This Voice Sounds Black I close my eyes and I can hear Billie Holiday’s black voice filling the room. Her voice, described as “a unique blend of vulnerability, innocence, and sexuality,” speaks of a life marked by abandonment, drug abuse, romantic turmoil, and premature death. Hearing Billie Holiday sing the blues also summons her black ancestors’ history of enslavement, hard labor, racial segregation, and disfranchisement. I can imagine the black singer, cigarette in hand, eyes closed, bearing t This Voice Sounds Black I close my eyes and I can hear Billie Holiday’s black voice filling the room. Her voice, described as “a unique blend of vulnerability, innocence, and sexuality,” speaks of a life marked by abandonment, drug abuse, romantic turmoil, and premature death. Hearing Billie Holiday sing the blues also summons her black ancestors’ history of enslavement, hard labor, racial segregation, and disfranchisement. I can imagine the black singer, cigarette in hand, eyes closed, bearing the sorrow of shattered hopes and broken dreams. But wait. I open my eyes and what I see on the screen is a seven-year-old Norwegian named Angelina Jordan performing on the variety show Norway’s Got Talent. Her imitation of Billie Holiday is almost perfect: pitch, rhythm, intonation, and vocal range correspond to her model down to the smallest detail. Here is a combination of a child’s frail body and the sound of an iconic singer that we usually hear through the narrative of her unfortunate life and perceived ethnicity. Impersonations of African-American singers can be problematic: as Nina Eidsheim notes, they bring to mind a past history of blackface minstrelsy and racist exploitation, and a present still marked by cultural misappropriation and racial stereotypes. But her point is elsewhere: by assigning a race or ethnicity to the sound of a voice, we commit a common fallacy that helps reproduce and essentialize the notion of race. We hear race where, in fact, it isn’t. Hearing race where it isn’t Do black voices sound different? Biologically speaking, it makes no sense to assign a racial identity to the sound of a voice. Vocal timbre is determined by the diameter and length of the vocal tract and the size of the vocal folds, neither of which are affected by race or ethnicity. These components vary with gender, age, and enculturation into “communities of language and speech.” The training of the voice, like the training of the body, affects the development of vocal tissue, mass, musculature, and ligaments. Training or “entrainment” takes place both formally and informally, involving vocal practices such as speaking, singing, acting, imitating, crying, or laughing. We grow up into a certain voice tone, and this vocal timbre comes to designate an essential part of our identity. Through voice, we perform who we are or who we want to be. Voice is a collective, cultured performance, unfolding over time, and situated within a culture. Sociology can help us explain how voice becomes the way it sounds. Drawing from his observation of soldiers in World War I, Marcel Mauss described how people in different societies are brought up to walk, stand, sit, or squat in very different ways. Similarly, Pierre Bourdieu showed in La Distinction how the tone of one’s voice, the habit to speak from the tip of one’s mouth or from the depth of one’s throat, is influenced by social class and status and correlates with other social practices such as eating or engaging in cultural activities. Nina Eidsheim extends these observations on bodily techniques and cultural styles to the ways everyday vocal training is manifested corporeally and vocally. More importantly, she shows that voice does not arise solely from the vocalizer; it is created just as much within the process of listening. Disciples of the Greek philosopher Pythagoras used to listen to their master from behind a veil in order to better concentrate on his teachings. If an “acousmatic sound” designates a sound that is heard without its originating cause being seen, the “acousmatic question” is raised when one asks who is the person we hear singing or talking without seeing him or her. It is assumed we can know a person’s identity through the sound made by his or her voice: using aural cues, we can guess the age, gender, and ethnicity of the person with only a limited margin of error. From this on, we infer that the voice can give us access to interiority, essence, and unmediated identity of the person. To have a voice is to have a soul, and to hear a voice is to access the soul. Nina Eidsheim shows that this belied of voice as an expression of the true self is based on an illusion: the listener projects onto the voice an individual essence and a racialized identity of his or her own making. In order to dispel that illusion, and to debunk the myth of essential vocal timbre, she offers three postulates that sustain her analysis of voice as critical performance practice. Voice is not singular; its is collective. Voice is not innate; it is cultural. Voice’s source is not the singer; it is the listener. Armed with these three basic tenets, she provides many examples by which we answer to the “acousmatic question” and project a racialized identity on a voice we consider as “black.” National schools of singing Classical vocal artists undergo intense training, much of which is dedicated to learning to hear their own voices as the experts hear them. Classical vocal pedagogy is built upon the assumption that it is possible to construct timbre, and national schools of singing have different ways to shape a voice into a distinctive artistic performance. The difference between classical renditions of the same song, Lied or opera in Paris, London, Vienna, or Moscow has nothing to do with the race or place of birth of the singer and is entirely based on the way the singer was schooled and trained to perform. For instance, as Eidsheim notes, the French school of singing insists on the “attaque,” a very strong beginning that is created by a powerful inward thrust of the abdomen. The result is a held sound that is slightly above pitch, with a pushed and sharp-sounding phonation. Singing the French repertoire requires not only a familiarity with the numerous French liaison rules and constant vowel flow within and between words, which a French lyric diction coach can provide, but also a mastery of the attaque and other singing techniques that the French classical tradition has developed. But classical voice teachers also believe each voice has to sound “healthy,” “authentic,” and “natural.” This is where race comes in: most teachers, particularly in the North American context, believe they can always tell the ethnicity of the singer by his or her vocal timbre, and train their students to cultivate what they call their “ethnic timbre” or “unique color.” An ethic of multiculturalism has penetrated vocal pedagogy: some specialists go so far as to criticize ignorant teachers who have not been exposed to a variety of racial timbres for “homogenizing” their students’ voices. Making racial judgments on voice becomes a self-fulfilling prophecy: for performers, teachers, and listeners alike, voice begins to be heard through racial filters and categories. For most of their history, opera houses in the United States have been exclusively white. Desegregating classical music took time and effort, and black singers had to overcome many obstacles and prejudices. Segregation prohibited African American singers from taking lessons with white teachers or singing in integrated contexts. Those who performed classical music had to share the same spaces and the same programs with the minstrel repertoire, burlesque shows, and negro spirituals. It was difficult, if not impossible, for those performers to advance their careers without reinforcing stereotypes. The first African American singers to perform classical repertoire for large interracial audiences drew a great deal of attention to their blackness. They were given nicknames such as “the black swan” or “the black Patti,” and their voices described as “husky, musky, smoky, misty,” retaining their “savage character” and imbued with the “sorrow of their race.” A surge of African American operatic divas triumphed on the stage during the 1970s and 1980s, breaking the “Porgy and Bess curse” that had relegated their predecessors to singing only a limited part of the repertoire. But even now, singers do not come to the operatic musical tradition on an equal footing. There is resistance toward casting African American tenors as romantic lead characters, and also at creating interracial romances portrayed on stage. It is easier for African Americans to succeed as baritones or basses because the roles written for these vocal types are typically villains. Visual blackness is projected onto auditory timbre, resulting in the perception of sonic blackness. The world of opera is based on the willing suspension of disbelief: the tenor may be too fat, the soprano dowdy and old, and yet the audience accepts what is on stage as a plausible fiction for the sake of enjoyment. But what if Othello isn’t black, or if the Romeo and Juliet couple is interracial? Projections of identity Audiences “hear” race when they see a black person singing; they also perceive gender and other markers of identity. It is often believed that a feminine voice is higher in pitch than a masculine one. In fact, there is a considerable area of overlap between male and female voices. And timbre plays a key role in the gendered reading of voice: it is how voices are colored and timbrally mediated that determines whether they are perceived as male or female. Nina Eidsheim illustrates the importance of audiences’ projections of gender categories by taking up the life of Jimmy Scott, an artist who defied categorization. Scott didn’t fit the model of the African American male jazz artist. He was born with a hormonal condition that prevented his voice from changing at puberty. The condition also stopped Scott’s body from growing after the age of twelve. “Little Jimmy Scott” achieved early commercial success but then suffered from a long period of oblivion and was rediscovered by audiences and the music world when he reached old age. Although he always described himself as “a regular guy,” he transcended gender distinctions, thus becoming uncanny, transgressive, and ripe for projection, misidentification, and dismissal as burlesque or play. On many occasions, record covers didn’t feature his picture or give credit to his artistry, and his “neutered” voice was detached from any particular gendered body. When he did appear under his own name, his unique identity was doubled by identities and significations not his own. He was perceived as a masculine woman, a homosexual, a transsexual, or a freak. Listeners participated in the co-creation of Scott’s voice and overall gender identity by projecting familiar stereotypes onto a complex artist. Audiences project a gendered and racialized identity onto a voice, thereby changing the perception of the performer’s artistry. But racializing voice is not reserved for the human voice: the popular discourse about the “race of sound” is equally present in the digital realm, where voice is converted into zeros and ones. Nina Eidsheim examines the case of the vocal synthesis software Vocaloid that enables songwriters to generate singing by simply typing the lyrics and music notes of their composition, then choosing a “vocal font” to interpret their tune. While Vocaloid is far from the first voice synthesis program, it was the first specifically created as a commercial, consumer-oriented music product. Fan-based communities formed around the voice characters that the software enabled and that were given Christian names such as LOLA and LEON or MIRIAM by the producing company Yamaha. But while LOLA was marketed as a black soul singer’s voice and used samples from a Jamaican artist, users didn’t hear her voice as “black.” Instead, the sound character was described as “a British singer with a Japanese accent” who “lisps like a Spaniard,” and the use of the vocal font fell mostly outside the register of soul music. Vocaloid-created music feeds into YouTube channels with anime character illustrations, even though the original font characters have been “retired” and are no longer commercially available. The anime genre allows for a post-racial representation of facial traits, immersed in an Asian imaginary of misty eyes and colorful hair. Subsequent Vocaloid characters such as Hatsune Miku have transformed into “platforms people can build on,” and their hologram projections are displayed in live concerts where cosplay fans don the attire of their favorite characters. The genie has definitely escaped the racial box its creators designed for it. I have a dream The Race of Sound is built on a strong assumption: voice in itself is neither black nor white, and the projection of race takes place in the ear of the beholder as much as it is shaped by the entrainment of the vocalist into speaking or singing communities. The perpetuation of racialized vocal timbre goes a long way in explaining the entrenched nature of structural racism in our societies. As Nina Eidsheim underscores, “For every time that Holiday is heard as and reduced to the archetypal tragic black woman, people are turned away from jobs or housing opportunities based on reductions of their voices to assumed nonwhite identities.” But judging about the nature of voice goes much deeper and is based on fundamental beliefs about sound and listening. We practice the “cult of fidelity” by assuming that sound and vocal timbre are stable and knowable, and we project onto the sonic world fixed categories that shape our perception and representation of what we hear. Therefore, to debunk myths about race as an essential category, one must deconstruct the way we think about sound, music, and listening. This will not only allow us to become more enlightened listeners, but also uphold the status and skills of sound performers. More than stereotypes about the tragic lives of black women, it was style and technique that allowed Billie Holiday to bring dignity, depth, and grandeur to her performances. Understanding vocal timbre as an expression of skill, artistry, and communicative intention will help us appreciate the performance of great artists by judging them not by the color of their skin but by the content of their creative ability.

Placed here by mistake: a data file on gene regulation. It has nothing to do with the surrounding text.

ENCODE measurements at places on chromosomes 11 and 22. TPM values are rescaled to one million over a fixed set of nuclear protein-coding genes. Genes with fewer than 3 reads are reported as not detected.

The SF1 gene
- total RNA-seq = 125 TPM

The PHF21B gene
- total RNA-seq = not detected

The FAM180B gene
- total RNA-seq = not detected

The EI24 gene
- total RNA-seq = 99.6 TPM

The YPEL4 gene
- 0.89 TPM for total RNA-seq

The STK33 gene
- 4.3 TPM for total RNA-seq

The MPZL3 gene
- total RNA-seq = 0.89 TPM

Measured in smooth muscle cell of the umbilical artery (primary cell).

2. 4 out of 5

    Ashley

    ABSOLUTELY AMAZING.